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 As we pursue speed, the very nature of music, that is contemplation, discovery and exploration, is lost. MDR will take you to an artistic region where the joys of slowness can be savoured

 
 
 
 
 
 
 
 
 
 
 
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Review

Slow and beautifully nuanced

MDR slowly unravels the delicate nuances of two ragas -- Bhairavi and Anandabhairavi

M D Ramanathan
Gitaa Cassettes
Mylapore, Chennai
Rs 50

For those who thought Karnatak music was all take-out style concerts of 20-odd items performed with dizzying efficiency, M D Ramanathan's concerts would have been a revelation.

Gitaa Cassettes' live recording of one of MDR's concert has just two compositions in it, the grand pada varnam by Syama Sastri in raga Bhairavi, Kanchi Kamakshi, and O Jagadamba in raga Anandabhairavi by Dikshithar.

Never mind that the inlay card mixes up the composer's names, does not bother to tell you who is accompanying MDR (I suspect it is Lalgudi Jayaraman or T N Krishnan on the violin and Palghat Raghu on the mridangam) and does not care to mention the year or venue of this precious live recording.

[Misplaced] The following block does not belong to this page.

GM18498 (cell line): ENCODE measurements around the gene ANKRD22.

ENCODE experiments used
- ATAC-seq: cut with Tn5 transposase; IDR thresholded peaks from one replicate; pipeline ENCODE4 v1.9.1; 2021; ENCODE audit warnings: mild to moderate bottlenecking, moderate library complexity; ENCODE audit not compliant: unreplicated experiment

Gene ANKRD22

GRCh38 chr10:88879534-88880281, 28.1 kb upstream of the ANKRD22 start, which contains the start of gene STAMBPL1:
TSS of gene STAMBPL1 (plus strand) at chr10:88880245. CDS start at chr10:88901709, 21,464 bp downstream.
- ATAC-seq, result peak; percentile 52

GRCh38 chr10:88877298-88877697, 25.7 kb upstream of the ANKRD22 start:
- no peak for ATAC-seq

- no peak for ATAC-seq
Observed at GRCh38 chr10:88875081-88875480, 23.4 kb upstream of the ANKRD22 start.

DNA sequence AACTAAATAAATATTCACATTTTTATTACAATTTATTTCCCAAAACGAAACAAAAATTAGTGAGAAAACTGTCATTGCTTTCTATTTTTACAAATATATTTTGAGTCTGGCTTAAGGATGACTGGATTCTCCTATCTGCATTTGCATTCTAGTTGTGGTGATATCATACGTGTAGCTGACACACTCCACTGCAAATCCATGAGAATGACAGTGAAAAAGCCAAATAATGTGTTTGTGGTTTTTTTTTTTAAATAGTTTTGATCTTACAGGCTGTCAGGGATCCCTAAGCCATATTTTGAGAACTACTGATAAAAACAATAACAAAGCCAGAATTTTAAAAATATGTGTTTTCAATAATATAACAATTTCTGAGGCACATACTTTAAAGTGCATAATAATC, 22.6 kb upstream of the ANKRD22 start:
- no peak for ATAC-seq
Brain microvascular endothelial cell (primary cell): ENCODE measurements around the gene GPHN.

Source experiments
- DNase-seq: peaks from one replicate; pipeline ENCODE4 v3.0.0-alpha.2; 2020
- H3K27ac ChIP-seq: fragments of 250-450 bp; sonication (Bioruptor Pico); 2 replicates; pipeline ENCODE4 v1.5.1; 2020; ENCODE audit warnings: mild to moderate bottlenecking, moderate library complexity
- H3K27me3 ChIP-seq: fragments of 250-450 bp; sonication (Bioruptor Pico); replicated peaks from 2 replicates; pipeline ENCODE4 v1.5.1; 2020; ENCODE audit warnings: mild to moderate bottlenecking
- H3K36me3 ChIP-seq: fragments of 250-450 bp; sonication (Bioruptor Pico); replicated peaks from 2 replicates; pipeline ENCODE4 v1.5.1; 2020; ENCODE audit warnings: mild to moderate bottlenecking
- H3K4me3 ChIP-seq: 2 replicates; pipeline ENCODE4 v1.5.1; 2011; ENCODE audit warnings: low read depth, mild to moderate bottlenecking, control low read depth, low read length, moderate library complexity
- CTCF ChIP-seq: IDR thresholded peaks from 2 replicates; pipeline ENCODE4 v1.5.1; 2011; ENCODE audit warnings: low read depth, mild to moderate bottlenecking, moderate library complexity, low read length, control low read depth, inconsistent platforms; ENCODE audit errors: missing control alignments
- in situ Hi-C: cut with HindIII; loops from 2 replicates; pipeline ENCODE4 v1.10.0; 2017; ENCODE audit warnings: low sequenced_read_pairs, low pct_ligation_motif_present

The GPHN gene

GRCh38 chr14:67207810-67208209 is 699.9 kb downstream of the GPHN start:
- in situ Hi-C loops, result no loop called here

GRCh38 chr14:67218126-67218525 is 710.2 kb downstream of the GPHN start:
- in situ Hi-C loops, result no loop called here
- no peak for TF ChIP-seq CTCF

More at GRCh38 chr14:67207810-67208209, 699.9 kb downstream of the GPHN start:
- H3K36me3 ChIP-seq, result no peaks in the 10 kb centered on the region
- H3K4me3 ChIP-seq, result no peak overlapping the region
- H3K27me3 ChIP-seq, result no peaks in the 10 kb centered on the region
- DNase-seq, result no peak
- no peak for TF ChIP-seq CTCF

Just listen to the deep voice booming out in contemplation of Kanchi Kamakshi. This pada varnam unfolds each minute gamaka of Bhairavi. Each of its stanzas starts on a consecutive note of the raga, the first on sa, the second or ri and so on, and each stresses one aspect of this magnificent raga. MDR's gamaka on ga, typical of Bhairavi and reaching out tentatively to ma, is like the Golden Gate swaying gently in the buffeting breeze over the Bay. For those who would like to appreciate Bhairavi, or learn more about its slow grace, this tape will come in handy.

Anandabhairavi is another treat. Traditionally used for lullabies and for wedding songs, it takes on an exploratory inflexion with MDR, who digs deep with the kriti O Jagadamba. Starting with the mandra sthayi, the composition slowly proceeds up the scale and charms out the tender nature of the raga.

Going by its website, Gita Cassettes seems to be interested in selling paraphernalia for Hindu rituals. Those who had despaired of ever finding MDR recordings will be grateful to the label, even if the quality of the recordings is not the best. 

As we pursue speed, the very nature of music, that is contemplation, discovery and exploration, is lost. MDR will take you to an artistic region where the joys of slowness can be savoured. 

S Suchitra Lata

Posted on 18th August 2001

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